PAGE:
Growing up, just like most kids, I loved the holidays. Time with my extended family, good food, and of course presents; what is there to not like? However, by far, and to this day, my favorite holiday tradition involves just my immediate family. Every Christmas Eve we would make it a point to all slowdown and be present with each other. After months of my mom tirelessly preparing for Thanksgiving and Christmas, we took this day to order take out and either play cards or watch movies together. It is a simple tradition that all of my siblings and I cherish. Use the 2020 holiday season to develop or further strengthen traditions within your immediate family. Have a game night, watch a favorite movie, or just sit together and talk.

Some ways that my parents made this simple tradition fun (especially when we were much younger) was to have everyone wear colorful Christmas pajamas, get food that is liked by the whole family, play holiday music, and really make it a point to be present with us and drown out anything that was happening outside of the house. Try and look at the silver lining of this year and recognize that while it means less time with extended family, it means extra time with just the people in your household. It is never too late to start a tradition and this could be the year where you eat turkey in your pajamas or add your children into parts of your traditions that are usually reserved for older members of your family (i.e. lighting your Menorah, preparing food, etc.).

Give them some ownership on how this holiday season is going to go

This is, obviously, an abnormal holiday season. What is great (and stressful) about that is that you can make it whatever you want it to be. Let your kids have input about what this year will be. If they want to put up the tree a month early; let them, you won't be having anyone over for Thanksgiving anyway. Ask them what they would like to do this holiday season to make it special. If they want a movie marathon where you all wear PJs and make popcorn; do it, we will (hopefully) never have a holiday season like this again so make it memorable and fun. Let them be a part of making your holiday meals, and if you plan to decorate let them help (nobody will see your house this season so if your decorations are not perfect it does not matter).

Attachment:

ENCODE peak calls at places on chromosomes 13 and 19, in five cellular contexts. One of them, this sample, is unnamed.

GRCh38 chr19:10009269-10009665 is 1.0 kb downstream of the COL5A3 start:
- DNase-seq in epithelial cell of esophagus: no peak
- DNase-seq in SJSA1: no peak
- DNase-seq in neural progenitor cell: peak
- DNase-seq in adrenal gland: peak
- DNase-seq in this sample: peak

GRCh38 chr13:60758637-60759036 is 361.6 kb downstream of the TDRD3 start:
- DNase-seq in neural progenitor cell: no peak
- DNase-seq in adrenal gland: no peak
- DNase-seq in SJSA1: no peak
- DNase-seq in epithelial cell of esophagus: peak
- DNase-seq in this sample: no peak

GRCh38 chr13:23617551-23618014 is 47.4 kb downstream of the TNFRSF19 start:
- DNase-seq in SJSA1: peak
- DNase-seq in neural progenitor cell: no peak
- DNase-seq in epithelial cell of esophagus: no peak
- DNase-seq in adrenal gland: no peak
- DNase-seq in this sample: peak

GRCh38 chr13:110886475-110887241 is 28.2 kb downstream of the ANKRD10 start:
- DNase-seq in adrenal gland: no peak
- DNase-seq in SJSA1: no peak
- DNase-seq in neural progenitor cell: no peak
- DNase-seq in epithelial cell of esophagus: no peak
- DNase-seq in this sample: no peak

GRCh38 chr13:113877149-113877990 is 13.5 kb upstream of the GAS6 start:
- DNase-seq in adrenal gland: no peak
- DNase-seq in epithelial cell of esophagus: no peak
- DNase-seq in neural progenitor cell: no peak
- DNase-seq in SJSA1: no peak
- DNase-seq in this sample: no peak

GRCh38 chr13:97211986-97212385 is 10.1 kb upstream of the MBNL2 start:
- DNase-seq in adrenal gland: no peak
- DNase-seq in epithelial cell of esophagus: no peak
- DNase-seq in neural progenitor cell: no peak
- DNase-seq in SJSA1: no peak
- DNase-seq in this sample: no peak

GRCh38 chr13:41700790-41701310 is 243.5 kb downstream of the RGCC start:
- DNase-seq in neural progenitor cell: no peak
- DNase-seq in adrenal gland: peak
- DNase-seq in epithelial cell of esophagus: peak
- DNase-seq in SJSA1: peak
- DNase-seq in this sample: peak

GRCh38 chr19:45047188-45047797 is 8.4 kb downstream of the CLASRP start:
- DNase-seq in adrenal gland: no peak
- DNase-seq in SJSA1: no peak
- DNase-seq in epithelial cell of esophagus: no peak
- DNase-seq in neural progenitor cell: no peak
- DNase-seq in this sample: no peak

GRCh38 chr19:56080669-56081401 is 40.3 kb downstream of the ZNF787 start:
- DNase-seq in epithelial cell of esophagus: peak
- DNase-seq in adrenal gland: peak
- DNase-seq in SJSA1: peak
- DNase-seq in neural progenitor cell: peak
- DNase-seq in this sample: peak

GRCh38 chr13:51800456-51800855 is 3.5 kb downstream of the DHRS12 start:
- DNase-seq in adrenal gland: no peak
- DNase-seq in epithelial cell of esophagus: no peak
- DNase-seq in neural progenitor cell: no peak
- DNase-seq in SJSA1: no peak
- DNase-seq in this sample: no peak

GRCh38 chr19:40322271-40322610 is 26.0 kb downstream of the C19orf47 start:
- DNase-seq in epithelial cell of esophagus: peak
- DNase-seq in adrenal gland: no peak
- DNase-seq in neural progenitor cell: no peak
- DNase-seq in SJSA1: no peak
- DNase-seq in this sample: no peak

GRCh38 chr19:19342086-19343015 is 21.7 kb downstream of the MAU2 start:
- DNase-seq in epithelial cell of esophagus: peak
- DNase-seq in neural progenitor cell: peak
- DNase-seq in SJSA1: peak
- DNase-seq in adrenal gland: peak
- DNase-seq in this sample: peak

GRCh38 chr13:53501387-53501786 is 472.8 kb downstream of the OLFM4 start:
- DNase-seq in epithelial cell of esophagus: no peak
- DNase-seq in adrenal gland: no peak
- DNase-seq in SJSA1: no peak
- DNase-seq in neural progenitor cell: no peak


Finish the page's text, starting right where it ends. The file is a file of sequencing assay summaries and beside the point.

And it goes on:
Try and look at the positive implications of a COVID holiday season

Children with social, emotional, behavioral, and mental health challenges thrive on routine. This essential routine was taken from them when classes were switched to distance learning, however now (hopefully) it is becoming more of a norm for your child. As much as you would love to take a trip to grandma and grandpas this year, it is helpful to your child's routine that they will be staying home. Now they can wake up in their own bed, have the mornings they are used to and you don't have to pack up your entire family and load them in the car. This holiday season has the potential to take some stress (physically, emotionally, and financially) off of your plate and you can enjoy the time with your family, rather than stressing about making it perfect for them.


Throughout this article, we have hinted at a couple of things you could explain to your child that will be good about this year. As many children do, yours may hate getting dressed up in itchy fussy outfits, and this year they may have to a lot less, or even not at all. Think of all of the things that your child does not particularly like about a usual holiday season and remind them that although they may miss out on some of the good stuff, they also will miss some of the bad, or irritating aspects of the holiday season.


In our article; Family Support Partners; Who they Are and How They Can Help You we discussed how one of our FSPs would go to a family or neighborhood party and look at all of the other children playing and the other parents laughing. She would think to herself that none of them are going through what she is; none of them get it. Perhaps you relate to this sentiment and it can be somewhat of a relief to not have to feel that sense of isolation, or not feel like you have to explain any of your child's actions or any of your parenting decisions to your family this year. We know our friends and families mean well when they give advice but truly nobody knows what raising a child with social, emotional, behavioral, or mental health challenges is like if they have not done it themselves. To talk to someone who has, reach out to our FREE and CONFIDENTIAL Family Support Partners here.